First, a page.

In general, landing pages can be used for a lot of marketing functions, here are some examples.

Use landing pages to:

  • Drive people to your events
  • Get people to enroll for your newsletter
  • Promote your ebook
  • Offer social media users coupons
  • Personalize your social media links (popular with artists)

Pop-up form

Pop-up forms are great at capturing attention but they can also be intrusive so make sure to use them when you’re sure your visitor deserves one.

Pop-ups are best used to grow your email lists and divert visitor attention towards exciting offers you have in store. Because pop-ups can be tricky due to their intrusive nature, it’s important to use them smartly. Here’s an example:

Imagine you have a photography blog and you have a visitor who has come to your website for the second time and he has been on a blog post for 4 minutes now.

In this case, it’s safe to assume he’s interested in your content. This is a good time to probe his interest further.

You can do this by displaying a pop-up that offers weekly photography tips if he signs up for your newsletter. This is a great way to increase your chances of a successful conversion, and the best part is, even if the customer doesn’t sign up, he probably still won’t be annoyed because the offer was somewhat relevant to him according to his behavior on your website.

Slide Box

Due to their user-friendly and non-intrusive nature, slide boxes are a great opt-in form to showcase your content and offers without disrupting the users. You can make the most use of them by displaying them on desktop devices as they take up a lot of space on mobile screens.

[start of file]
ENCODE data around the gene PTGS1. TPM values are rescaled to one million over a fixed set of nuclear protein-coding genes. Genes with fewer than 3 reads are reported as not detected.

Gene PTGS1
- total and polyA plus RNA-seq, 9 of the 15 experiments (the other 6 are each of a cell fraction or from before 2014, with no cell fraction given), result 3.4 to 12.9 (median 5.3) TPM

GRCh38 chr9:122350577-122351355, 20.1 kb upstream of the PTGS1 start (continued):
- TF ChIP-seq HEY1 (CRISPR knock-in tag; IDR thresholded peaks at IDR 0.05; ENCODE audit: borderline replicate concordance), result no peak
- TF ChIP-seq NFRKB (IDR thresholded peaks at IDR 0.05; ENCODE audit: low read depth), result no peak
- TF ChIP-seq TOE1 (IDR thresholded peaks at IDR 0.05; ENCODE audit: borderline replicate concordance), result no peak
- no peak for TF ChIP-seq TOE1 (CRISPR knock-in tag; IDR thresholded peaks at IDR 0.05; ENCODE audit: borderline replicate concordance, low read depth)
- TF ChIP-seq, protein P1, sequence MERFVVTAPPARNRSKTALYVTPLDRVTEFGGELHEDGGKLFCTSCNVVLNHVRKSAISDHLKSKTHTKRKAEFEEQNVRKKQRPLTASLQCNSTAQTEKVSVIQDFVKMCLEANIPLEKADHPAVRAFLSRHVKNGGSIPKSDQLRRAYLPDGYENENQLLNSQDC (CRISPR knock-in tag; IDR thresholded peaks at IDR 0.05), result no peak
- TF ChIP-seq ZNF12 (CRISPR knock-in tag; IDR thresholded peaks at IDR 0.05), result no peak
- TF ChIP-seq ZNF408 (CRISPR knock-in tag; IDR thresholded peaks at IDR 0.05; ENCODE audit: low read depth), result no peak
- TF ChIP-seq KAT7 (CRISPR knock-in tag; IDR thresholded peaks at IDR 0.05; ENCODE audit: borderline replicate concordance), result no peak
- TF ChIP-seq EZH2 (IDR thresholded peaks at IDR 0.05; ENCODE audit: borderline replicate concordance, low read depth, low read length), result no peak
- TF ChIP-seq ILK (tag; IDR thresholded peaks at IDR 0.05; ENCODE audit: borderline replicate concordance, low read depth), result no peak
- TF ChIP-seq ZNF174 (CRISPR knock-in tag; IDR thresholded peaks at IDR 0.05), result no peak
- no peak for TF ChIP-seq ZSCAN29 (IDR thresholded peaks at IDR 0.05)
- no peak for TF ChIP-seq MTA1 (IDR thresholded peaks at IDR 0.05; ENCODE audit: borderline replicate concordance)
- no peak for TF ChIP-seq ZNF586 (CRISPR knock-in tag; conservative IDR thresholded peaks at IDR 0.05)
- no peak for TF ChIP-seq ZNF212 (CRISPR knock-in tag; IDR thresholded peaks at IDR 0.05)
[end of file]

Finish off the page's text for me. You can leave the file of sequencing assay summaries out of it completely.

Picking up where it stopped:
Slide boxes are best used on blogs because of the ability to program them according to user behavior.

With most slide box forms, you have the option to make them appear when a visitor has read up to a certain point in a post. If your blog post is enticing, you can leverage viewer interest by displaying appropriate and relevant content slide boxes that add to the value of the blog.

This way you increase the chances of getting a lead and also ensure a smooth user experience.

Top bar

Top bar, like the slide box, is also very user-friendly. But unlike the slide box, it appears on the top so you can use it when you want to highlight sitewide changes, break some news, introduce a new product, or build awareness for a site-wide campaign.

Top bars are also useful when a user has a change of heart. Imagine you displayed a pop-up but the user wasn’t interested. After browsing through your website, he understood the value of what you were offering and now wants to sign-up.

In such a case, to capitalize on the user’s interest, you can use the top-bar to display the same offer so the user can quickly take you up on your offer before they change their mind.

Embedded form

Embedded forms work best for loyal customers, blog readers and repeat visitors. They don’t convert as highly as some of the other forms in the list but they are best for engaging regular visitors, but they make up for it with their ubiquity. Your offers will be visible to almost every user that comes on your website, so even if their conversion rate is not very high, their presence ensures that over time they’ll collect a lot of leads.

Embed forms are also popular with bloggers and vloggers who upload content frequently and want to convert a one-time visitor to a repeat audience. They use RSS campaigns in combination with newsletters to regularly drive traffic to their blogs.


Lead generation is essential for any business and you can achieve great results if you use the right tools. In this article we discussed

  • Landing pages
  • Opt-in forms
  • Slide boxes
  • Embedded forms
  • Top bars

And what they are and how they can be used in different scenarios. Due to the difference in the nature of each form, they can be used in different marketing situations.

About the Author

Rukham Khan

Rukham Khan, the resident writer and content specialist at MailMunch. He writes about email, content and lead generation tactics in an effort to help and inform entrepreneurs and small businesses. In his free time, you can find him playing Squash or managing his personal blog on Medium.